Perhaps the only thing better than touring the great castles of Europe is being able to shop in them. When the invitation came to bring a pair of high-profile clients antique shopping in the fifty room, 14thC Kasteel ‘s-Gravenwezel – the personal home of Axel Vervoordt, the world’s most respected antiques dealer, collector and interior designer – my clients felt as if they’d been handed the keys to the kingdom of interior bliss. Hesitant at first, they pulled me aside, nodding with an air of reverence towards the lamp on Vervoordt’s desk, “We really can buy anything we see?”
The castle, located northeast of Antwerp, is a fairy tale come to life complete with a medieval moat, two towers right out of Rapunzel and gracious gardens beckoning to the Belgian countryside. The atmosphere is decisively 18th C but done in that unique Vervoordt-style, paying homage to the passing generations. And yes, nearly everything within the castle walls and surrounding outbuildings is for sale – using their home Chez Vervoordt as a temporary landing pad before Axel (or son Boris, Director of The Axel Vervoordt Company) uses them in a future design project.
“What about that 18thC walnut chest of drawers?” inquired my clients. Theirs for 22,000€ ($28,681). “Or better yet, how about the oversized Louis XIV mirror?”. It’s an exceptionally rare oak polychromed piece and it clocks in at a cool 38,000€ ($49,500). Lest you think all prices have multiple zeros, it’s important to note the prices varied. While an intense abstract painting by Kazuo Shiraga ran 600,000€ ($782,220), a nearby pair of 17th C Spanish armchairs were a mere 3,000€ ($3,900). And speaking of bon marches’, the 19th C green glazed earthenware clustered on the kitchen table ranged from 150€ to 500€ per piece ($190 to $650), a bargain compared to similar pieces found at the Puce de Paris.
As we shopped our way from floor to floor, pausing to admire the hand-tooled leather panels in Vervoordt’s library, we discovered that even the wall coverings were for sale. In fact, for the right client, Vervoordt’s Interior Design team would even pop across the pond to help install them. In addition to Vervoordt’s reserve of 15,000 lots of antiques and furniture, the company maintains an inventory of paneling, parquet and period tiles for their architectural projects. And should you need a modern-day sofa or side chair to pair with those period pieces, pas de problem, Vervoordt’s team is as renowned for their furniture design as they are for their eye for antiques. They’ve recently released their first catalog of potential purchases.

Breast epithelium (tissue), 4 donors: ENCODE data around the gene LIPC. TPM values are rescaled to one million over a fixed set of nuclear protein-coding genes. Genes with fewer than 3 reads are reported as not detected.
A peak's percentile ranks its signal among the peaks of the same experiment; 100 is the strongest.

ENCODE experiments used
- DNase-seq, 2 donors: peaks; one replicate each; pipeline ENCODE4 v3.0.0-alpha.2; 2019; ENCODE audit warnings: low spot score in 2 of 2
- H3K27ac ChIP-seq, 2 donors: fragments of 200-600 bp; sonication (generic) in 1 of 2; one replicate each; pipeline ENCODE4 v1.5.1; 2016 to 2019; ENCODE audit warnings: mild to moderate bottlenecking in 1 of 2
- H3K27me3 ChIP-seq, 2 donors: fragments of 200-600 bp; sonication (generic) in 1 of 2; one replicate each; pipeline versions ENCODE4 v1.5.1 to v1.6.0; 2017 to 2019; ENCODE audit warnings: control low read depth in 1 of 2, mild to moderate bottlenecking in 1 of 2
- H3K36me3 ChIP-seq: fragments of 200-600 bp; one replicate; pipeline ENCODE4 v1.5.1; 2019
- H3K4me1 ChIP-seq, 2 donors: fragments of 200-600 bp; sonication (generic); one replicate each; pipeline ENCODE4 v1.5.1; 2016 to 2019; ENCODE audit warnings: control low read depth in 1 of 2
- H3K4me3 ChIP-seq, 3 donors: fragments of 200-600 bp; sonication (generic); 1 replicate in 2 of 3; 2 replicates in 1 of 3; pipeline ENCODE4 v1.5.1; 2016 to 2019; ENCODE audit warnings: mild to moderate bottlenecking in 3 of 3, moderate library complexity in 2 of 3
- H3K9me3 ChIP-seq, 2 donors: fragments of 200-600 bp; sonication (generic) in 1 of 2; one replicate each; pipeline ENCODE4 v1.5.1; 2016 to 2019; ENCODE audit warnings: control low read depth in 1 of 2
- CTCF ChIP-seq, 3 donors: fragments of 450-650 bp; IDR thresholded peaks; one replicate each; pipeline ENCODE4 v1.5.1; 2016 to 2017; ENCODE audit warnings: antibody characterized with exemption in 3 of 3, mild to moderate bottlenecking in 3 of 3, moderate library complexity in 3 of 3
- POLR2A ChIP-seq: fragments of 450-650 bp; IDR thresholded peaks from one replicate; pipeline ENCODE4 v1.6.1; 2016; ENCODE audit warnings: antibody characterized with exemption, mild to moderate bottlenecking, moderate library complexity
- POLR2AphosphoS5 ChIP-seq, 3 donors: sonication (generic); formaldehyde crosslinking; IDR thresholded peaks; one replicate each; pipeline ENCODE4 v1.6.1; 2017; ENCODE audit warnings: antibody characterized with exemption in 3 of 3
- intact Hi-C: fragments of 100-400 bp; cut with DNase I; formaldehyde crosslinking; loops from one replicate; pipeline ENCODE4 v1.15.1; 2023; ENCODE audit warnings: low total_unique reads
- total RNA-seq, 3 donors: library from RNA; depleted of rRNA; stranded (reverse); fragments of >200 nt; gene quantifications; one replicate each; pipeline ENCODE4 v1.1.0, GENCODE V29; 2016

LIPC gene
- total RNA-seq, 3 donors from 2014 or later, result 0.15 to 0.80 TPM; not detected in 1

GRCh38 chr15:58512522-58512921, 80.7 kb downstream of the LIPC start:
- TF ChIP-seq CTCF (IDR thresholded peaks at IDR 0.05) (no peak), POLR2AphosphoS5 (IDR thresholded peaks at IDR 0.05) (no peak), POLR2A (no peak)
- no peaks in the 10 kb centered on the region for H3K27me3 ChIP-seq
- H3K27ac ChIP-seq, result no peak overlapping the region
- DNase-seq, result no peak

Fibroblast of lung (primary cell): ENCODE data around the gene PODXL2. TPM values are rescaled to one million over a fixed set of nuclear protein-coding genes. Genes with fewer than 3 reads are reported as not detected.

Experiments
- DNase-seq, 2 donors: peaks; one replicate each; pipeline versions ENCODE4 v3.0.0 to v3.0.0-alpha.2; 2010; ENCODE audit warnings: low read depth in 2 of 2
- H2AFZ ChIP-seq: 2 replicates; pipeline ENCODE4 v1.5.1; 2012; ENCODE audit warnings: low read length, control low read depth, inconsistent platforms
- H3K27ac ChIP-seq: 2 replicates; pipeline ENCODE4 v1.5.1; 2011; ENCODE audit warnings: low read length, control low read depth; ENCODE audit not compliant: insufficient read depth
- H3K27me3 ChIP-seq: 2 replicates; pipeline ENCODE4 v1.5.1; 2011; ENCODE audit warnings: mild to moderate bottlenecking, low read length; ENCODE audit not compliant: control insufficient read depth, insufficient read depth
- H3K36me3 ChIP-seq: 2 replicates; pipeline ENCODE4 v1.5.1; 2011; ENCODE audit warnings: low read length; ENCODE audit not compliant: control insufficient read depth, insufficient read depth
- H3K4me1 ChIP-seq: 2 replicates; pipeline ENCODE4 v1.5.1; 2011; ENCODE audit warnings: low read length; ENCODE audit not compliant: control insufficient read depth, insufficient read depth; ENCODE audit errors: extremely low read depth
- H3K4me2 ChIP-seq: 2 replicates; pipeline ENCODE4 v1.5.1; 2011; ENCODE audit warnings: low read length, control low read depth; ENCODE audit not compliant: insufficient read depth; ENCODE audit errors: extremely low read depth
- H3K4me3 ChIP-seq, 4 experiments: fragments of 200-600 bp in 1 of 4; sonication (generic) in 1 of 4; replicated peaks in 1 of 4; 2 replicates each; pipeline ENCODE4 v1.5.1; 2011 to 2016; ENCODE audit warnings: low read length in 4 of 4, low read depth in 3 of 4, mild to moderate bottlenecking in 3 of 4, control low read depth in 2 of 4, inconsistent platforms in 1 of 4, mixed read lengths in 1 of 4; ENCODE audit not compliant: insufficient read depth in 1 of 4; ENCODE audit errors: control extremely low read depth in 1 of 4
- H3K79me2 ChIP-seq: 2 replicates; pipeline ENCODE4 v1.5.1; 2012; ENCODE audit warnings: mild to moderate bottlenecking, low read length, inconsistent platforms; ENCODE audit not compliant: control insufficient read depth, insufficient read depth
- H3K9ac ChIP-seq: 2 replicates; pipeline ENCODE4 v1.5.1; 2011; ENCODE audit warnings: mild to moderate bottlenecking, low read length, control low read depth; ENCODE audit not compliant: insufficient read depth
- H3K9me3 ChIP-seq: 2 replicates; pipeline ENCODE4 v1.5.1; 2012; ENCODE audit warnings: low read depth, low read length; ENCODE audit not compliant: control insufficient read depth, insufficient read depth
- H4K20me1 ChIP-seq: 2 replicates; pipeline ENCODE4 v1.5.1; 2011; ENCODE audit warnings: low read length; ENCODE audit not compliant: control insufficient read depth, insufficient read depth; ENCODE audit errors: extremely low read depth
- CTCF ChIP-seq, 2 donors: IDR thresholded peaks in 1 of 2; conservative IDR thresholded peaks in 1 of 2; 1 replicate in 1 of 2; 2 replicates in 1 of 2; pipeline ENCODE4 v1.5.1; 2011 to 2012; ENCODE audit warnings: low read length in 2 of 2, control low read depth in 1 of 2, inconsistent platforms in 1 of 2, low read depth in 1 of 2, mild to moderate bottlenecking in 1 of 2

The main problem shopping Chez Vervoordt is gaining access. As the castle is the private home of Axel and his wife, May, it rarely opens to the public. Shopping in its hallowed walls is by invitation only. However, take heart… twice a year, the Vervoordt’s graciously participate in Antwerp’s Open Door Days, opening their home to the public on those days for viewing.
Regular shopping takes place nearby the castle in the town of Wijnegem inside Vervoordt’s concept store. Kanaal – a vast industrial warehouse merging modern art and design with Vervoordt’s classic style – is open to the public on Thursdays and Fridays from 2-6pm. All other times are by appointment.
Toma Clark Haines is owner of The Antiques Diva® & Co Tours offering tours in England, France, Belgium, Italy, Germany, Holland, Sweden and Denmark. More information can be found at www.antiquesdiva.com or via email firstname.lastname@example.org